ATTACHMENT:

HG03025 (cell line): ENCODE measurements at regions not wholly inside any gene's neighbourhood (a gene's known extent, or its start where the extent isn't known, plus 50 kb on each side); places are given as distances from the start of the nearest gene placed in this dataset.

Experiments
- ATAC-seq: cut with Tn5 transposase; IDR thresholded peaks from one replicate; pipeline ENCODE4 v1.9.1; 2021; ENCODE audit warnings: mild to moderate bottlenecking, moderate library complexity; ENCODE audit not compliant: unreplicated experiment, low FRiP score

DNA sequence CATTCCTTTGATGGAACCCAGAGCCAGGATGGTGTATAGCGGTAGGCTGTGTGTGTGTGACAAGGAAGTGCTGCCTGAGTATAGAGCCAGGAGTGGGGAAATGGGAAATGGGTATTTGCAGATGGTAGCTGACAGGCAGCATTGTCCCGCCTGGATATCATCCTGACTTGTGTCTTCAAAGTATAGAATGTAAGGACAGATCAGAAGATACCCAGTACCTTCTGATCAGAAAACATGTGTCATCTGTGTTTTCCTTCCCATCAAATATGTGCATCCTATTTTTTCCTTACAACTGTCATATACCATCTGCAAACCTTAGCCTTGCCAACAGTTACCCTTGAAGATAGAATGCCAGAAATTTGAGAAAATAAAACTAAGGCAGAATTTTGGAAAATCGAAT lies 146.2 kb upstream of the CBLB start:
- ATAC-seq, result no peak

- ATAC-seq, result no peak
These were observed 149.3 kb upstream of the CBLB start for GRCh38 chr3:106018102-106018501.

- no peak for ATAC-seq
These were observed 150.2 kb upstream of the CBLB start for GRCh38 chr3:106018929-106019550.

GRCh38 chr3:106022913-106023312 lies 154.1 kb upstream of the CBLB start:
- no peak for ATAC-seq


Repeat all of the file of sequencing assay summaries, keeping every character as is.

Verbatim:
HG03025 (cell line): ENCODE measurements at regions not wholly inside any gene's neighbourhood (a gene's known extent, or its start where the extent isn't known, plus 50 kb on each side); places are given as distances from the start of the nearest gene placed in this dataset.

Experiments
- ATAC-seq: cut with Tn5 transposase; IDR thresholded peaks from one replicate; pipeline ENCODE4 v1.9.1; 2021; ENCODE audit warnings: mild to moderate bottlenecking, moderate library complexity; ENCODE audit not compliant: unreplicated experiment, low FRiP score

DNA sequence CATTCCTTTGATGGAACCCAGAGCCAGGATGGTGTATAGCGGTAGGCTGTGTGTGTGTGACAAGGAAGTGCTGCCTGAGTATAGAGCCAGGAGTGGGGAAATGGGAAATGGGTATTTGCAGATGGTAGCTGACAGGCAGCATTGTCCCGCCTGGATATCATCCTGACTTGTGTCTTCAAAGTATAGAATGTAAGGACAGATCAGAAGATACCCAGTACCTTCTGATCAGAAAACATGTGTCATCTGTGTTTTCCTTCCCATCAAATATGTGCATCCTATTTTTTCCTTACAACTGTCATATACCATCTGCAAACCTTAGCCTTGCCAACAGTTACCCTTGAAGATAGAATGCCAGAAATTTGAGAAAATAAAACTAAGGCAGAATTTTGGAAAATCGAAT lies 146.2 kb upstream of the CBLB start:
- ATAC-seq, result no peak

- ATAC-seq, result no peak
These were observed 149.3 kb upstream of the CBLB start for GRCh38 chr3:106018102-106018501.

- no peak for ATAC-seq
These were observed 150.2 kb upstream of the CBLB start for GRCh38 chr3:106018929-106019550.

GRCh38 chr3:106022913-106023312 lies 154.1 kb upstream of the CBLB start:
- no peak for ATAC-seq